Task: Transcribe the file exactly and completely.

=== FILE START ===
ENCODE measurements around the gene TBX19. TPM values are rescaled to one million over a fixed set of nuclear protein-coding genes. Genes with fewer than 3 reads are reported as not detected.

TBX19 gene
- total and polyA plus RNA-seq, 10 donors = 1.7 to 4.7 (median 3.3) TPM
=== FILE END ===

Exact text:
ENCODE measurements around the gene TBX19. TPM values are rescaled to one million over a fixed set of nuclear protein-coding genes. Genes with fewer than 3 reads are reported as not detected.

TBX19 gene
- total and polyA plus RNA-seq, 10 donors = 1.7 to 4.7 (median 3.3) TPM